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4. “Chicago really is the windy city!”

Yes. Talk about the weather. It may sound clichéd, but it works wonders in real life. People talk about the weather all the time—It’s a topic everyone has an opinion on. Think of how you have an opinion about what dress or fashion choice is right for different weather.

Once the person responds, you can ease into the conversation with “small talk” like, “The wind is so strong; it nearly blew me over!”

5.  “Oh, did you hear about…”

Kick-start a conversation with a description of an interesting, entertaining and/or funny story. Get right in to your story description and then allow the other person to make a remark or share an opinion of the story.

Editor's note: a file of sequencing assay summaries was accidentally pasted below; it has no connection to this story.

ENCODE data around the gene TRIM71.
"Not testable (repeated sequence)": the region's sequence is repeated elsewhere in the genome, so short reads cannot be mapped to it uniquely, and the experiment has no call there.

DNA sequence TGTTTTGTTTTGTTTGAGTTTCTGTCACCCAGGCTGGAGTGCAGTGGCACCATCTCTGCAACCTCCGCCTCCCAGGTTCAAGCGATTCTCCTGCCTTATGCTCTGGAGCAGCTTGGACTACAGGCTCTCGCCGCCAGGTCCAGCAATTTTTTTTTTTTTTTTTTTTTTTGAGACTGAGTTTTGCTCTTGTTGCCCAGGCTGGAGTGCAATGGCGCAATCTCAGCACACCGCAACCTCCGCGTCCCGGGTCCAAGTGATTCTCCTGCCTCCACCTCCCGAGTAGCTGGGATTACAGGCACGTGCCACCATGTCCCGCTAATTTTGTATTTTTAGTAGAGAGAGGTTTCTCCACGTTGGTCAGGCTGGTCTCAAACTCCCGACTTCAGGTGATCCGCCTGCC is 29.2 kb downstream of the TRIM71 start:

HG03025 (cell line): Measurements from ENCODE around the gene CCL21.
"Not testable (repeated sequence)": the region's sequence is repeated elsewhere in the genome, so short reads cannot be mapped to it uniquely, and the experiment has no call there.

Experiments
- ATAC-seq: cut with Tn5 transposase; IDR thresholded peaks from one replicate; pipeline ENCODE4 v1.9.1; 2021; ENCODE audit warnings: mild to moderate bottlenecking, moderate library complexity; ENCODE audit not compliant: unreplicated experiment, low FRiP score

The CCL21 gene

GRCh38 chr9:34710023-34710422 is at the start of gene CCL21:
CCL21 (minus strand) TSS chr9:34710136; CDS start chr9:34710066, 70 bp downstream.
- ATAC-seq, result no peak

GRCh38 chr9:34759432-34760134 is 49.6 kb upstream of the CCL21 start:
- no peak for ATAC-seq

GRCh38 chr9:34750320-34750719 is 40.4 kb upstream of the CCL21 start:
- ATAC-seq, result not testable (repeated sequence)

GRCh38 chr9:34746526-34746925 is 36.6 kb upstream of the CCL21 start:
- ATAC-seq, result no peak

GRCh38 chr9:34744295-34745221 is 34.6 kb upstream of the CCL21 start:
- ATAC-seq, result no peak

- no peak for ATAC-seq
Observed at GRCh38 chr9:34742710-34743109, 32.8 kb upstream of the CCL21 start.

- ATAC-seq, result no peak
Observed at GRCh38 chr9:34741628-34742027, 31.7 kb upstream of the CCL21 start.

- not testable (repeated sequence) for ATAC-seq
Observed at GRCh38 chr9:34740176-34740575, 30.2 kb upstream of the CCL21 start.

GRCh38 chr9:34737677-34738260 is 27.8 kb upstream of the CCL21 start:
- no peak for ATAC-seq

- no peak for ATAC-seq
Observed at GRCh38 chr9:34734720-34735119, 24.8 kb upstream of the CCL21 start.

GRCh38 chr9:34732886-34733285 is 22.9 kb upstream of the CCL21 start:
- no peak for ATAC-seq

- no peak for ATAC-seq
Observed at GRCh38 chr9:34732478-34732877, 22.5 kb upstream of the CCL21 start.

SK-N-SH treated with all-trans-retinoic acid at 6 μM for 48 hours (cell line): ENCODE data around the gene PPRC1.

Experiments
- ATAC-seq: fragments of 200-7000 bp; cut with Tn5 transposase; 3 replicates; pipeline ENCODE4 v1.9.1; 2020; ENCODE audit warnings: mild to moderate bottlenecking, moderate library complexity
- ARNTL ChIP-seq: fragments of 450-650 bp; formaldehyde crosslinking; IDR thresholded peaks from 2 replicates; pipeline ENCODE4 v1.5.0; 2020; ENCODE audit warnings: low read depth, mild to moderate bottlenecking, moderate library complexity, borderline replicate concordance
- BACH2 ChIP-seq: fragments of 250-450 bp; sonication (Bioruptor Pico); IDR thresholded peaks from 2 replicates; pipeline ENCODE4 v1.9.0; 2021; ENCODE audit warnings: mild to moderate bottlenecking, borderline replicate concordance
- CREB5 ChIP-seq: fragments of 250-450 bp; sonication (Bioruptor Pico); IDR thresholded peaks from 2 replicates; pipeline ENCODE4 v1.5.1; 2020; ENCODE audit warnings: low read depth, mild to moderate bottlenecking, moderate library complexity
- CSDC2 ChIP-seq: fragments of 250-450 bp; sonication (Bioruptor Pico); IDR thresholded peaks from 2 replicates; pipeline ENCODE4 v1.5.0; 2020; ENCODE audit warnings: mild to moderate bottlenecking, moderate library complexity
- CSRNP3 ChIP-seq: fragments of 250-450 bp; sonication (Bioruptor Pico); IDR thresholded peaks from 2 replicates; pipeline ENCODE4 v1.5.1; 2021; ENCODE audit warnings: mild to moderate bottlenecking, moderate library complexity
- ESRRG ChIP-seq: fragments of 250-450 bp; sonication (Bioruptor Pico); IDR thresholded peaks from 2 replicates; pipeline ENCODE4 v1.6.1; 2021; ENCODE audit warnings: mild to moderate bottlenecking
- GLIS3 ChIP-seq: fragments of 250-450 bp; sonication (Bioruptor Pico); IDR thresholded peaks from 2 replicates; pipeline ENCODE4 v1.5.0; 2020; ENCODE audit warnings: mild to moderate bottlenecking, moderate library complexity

If your story is interesting enough, there really is no telling where it could take the ensuing dialogue and for how long you could stretch the conversation once your new friend gets on board.

6.  “What kind of drink is that?

People love eating and drinking. If the person you want to start a conversation with has a nice-looking drink or a delicious-looking burger, comment on how delicious (or not delicious) the burger is. Alternatively asks her what kind of drink she’s having.

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When she replies, follow up with something like “Do you really like it?” or ” Can I buy you another?” Introduce yourself and don’t forget to flash your best charming smile.

7.  “That’s a lovely name; are you named after someone?”

This works especially well in a workplace setting, business meeting or conference where people are wearing name tags. If she has an interesting name, walk up to her and say something like “Camille, lovely name. What’s the origin of the name?”